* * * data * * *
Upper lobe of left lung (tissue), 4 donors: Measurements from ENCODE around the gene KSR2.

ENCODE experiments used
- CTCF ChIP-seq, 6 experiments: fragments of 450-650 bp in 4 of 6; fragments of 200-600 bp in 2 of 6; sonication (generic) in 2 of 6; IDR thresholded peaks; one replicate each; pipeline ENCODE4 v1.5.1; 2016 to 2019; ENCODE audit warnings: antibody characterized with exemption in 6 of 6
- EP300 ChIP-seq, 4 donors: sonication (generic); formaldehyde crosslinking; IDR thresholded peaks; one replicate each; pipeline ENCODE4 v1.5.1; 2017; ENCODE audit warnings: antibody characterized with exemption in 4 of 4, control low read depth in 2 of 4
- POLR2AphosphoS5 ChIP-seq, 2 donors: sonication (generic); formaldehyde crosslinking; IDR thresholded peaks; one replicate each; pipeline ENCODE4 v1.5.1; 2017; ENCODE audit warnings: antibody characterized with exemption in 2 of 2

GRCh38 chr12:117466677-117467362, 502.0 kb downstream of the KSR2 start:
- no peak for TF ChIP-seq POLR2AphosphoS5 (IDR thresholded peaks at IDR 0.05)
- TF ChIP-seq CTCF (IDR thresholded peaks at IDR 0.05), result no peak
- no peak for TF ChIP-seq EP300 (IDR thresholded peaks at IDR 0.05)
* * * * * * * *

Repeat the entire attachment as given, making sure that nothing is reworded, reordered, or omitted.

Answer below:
Upper lobe of left lung (tissue), 4 donors: Measurements from ENCODE around the gene KSR2.

ENCODE experiments used
- CTCF ChIP-seq, 6 experiments: fragments of 450-650 bp in 4 of 6; fragments of 200-600 bp in 2 of 6; sonication (generic) in 2 of 6; IDR thresholded peaks; one replicate each; pipeline ENCODE4 v1.5.1; 2016 to 2019; ENCODE audit warnings: antibody characterized with exemption in 6 of 6
- EP300 ChIP-seq, 4 donors: sonication (generic); formaldehyde crosslinking; IDR thresholded peaks; one replicate each; pipeline ENCODE4 v1.5.1; 2017; ENCODE audit warnings: antibody characterized with exemption in 4 of 4, control low read depth in 2 of 4
- POLR2AphosphoS5 ChIP-seq, 2 donors: sonication (generic); formaldehyde crosslinking; IDR thresholded peaks; one replicate each; pipeline ENCODE4 v1.5.1; 2017; ENCODE audit warnings: antibody characterized with exemption in 2 of 2

GRCh38 chr12:117466677-117467362, 502.0 kb downstream of the KSR2 start:
- no peak for TF ChIP-seq POLR2AphosphoS5 (IDR thresholded peaks at IDR 0.05)
- TF ChIP-seq CTCF (IDR thresholded peaks at IDR 0.05), result no peak
- no peak for TF ChIP-seq EP300 (IDR thresholded peaks at IDR 0.05)